Sep. 17, 2012

"LOYALTY"

LOYALTY

 

        Loyalty in the workplace is one of those words that compares with words or phrases like: "Politically Correct", "Racist", "Bigot", etc. It can adapt to whatever definition the individual wants to attribute to it.  Unfortunately, like these words it can do irreparable harm to those at which it is directed with no requirement to substantiate the accusation.

 

        Over the years I have observed that managers, particularly mid level managers, love to use the term disloyal to describe any employee who either doesn't agree with them or approaches problems with solutions that are "outside the box".  The problem with this is that once the label has been attached to the employee we, as managers, have laid the foundation for the employee to actually provide less than optimum contributions to the organization.  I posit that this is true because the insecure managers are both: unwilling to exert the effort to develop the employee or are inadequately prepared to take that action or, need a scapegoat for a failed action or, simply are more concerned with personalities and not outcomes.

 

        Loyalty:     Steadfast in allegiance to one's homeland, government, or sovereign. 2. Faithful to a person, ideal, custom, cause, or duty (taken from the "free dictionary").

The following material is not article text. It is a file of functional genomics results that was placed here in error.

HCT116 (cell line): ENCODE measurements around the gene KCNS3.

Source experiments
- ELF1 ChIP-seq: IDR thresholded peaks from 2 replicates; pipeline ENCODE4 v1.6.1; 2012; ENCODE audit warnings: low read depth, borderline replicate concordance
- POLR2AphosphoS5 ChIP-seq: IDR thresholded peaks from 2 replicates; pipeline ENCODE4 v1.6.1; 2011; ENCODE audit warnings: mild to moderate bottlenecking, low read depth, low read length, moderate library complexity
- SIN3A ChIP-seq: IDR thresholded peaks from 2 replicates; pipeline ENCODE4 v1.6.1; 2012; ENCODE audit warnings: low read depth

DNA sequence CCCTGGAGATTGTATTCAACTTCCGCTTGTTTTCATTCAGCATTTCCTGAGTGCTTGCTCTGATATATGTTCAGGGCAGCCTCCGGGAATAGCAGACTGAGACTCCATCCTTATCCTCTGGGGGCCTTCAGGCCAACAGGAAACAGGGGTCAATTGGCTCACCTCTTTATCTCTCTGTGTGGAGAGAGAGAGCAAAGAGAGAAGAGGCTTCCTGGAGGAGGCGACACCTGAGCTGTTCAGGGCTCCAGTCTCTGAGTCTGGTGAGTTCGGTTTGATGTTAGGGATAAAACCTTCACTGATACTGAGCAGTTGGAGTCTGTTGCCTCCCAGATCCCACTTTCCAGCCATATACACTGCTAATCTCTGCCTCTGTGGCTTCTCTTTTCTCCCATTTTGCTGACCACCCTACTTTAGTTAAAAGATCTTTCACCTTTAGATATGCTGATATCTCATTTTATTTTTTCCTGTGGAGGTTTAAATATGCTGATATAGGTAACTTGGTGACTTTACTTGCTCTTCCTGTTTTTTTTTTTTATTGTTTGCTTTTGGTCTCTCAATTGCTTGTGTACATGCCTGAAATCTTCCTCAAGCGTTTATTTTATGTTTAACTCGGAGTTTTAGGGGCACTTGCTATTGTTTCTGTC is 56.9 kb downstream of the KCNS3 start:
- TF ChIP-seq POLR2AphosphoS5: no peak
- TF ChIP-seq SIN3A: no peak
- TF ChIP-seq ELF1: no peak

I would like you to note that nowhere in that definition is there any mention of blind agreement to the policies or procedures under which actions will be taken.  I believe this is an important distinction.  The majority of truly effective and productive personnel I have had work for me were also the biggest Pains in the tail.  I will use a personal example to clarify my point.  In the military I was sitting in my office discussing an upcoming deployment with the Colonel (O-5) when a young Lance Corporal (E-3) Radar technician burst into my office and slammed some papers down on my desk and stated that this was B.S. then stormed out.  The Colonel immediately asked me if I was going to allow this. I explained to the Colonel that this was one of my most loyal troops and was a technician in a field that I had no knowledge. I stated that I would discuss his outburst with him but that discipline would be, not only, unnecessary but actually harmful in the young man's development.  You see, I considered him "LOYAL" not because he always said what I wanted, or acted in the most approved manner, but because he truly cared about my organization and our success.  As a post script this young man grew up to become a highly respected Staff member and later had a significant career in Information Technology.

 

        As managers we often train and emphasize our employees to "think outside of the box".  Unfortunately, we then harness them with a culture that restricts them from doing precisely that.  I am forced to admit that my organizations have often driven me close to a nervous breakdown.  Between the daily turmoil generated by workers trying to make significant, in their eyes, contributions AND the disapproving views expressed by my superiors, I was kept constantly "massaging" the various interactions. This said, I can take great pride in the contributions those organizations made to the success of the whole.  I have had the honor of watching my employees and my superiors benefit from successes that could never have been achieved had I demanded the politically correct loyalty that is so prevalent in today's environment.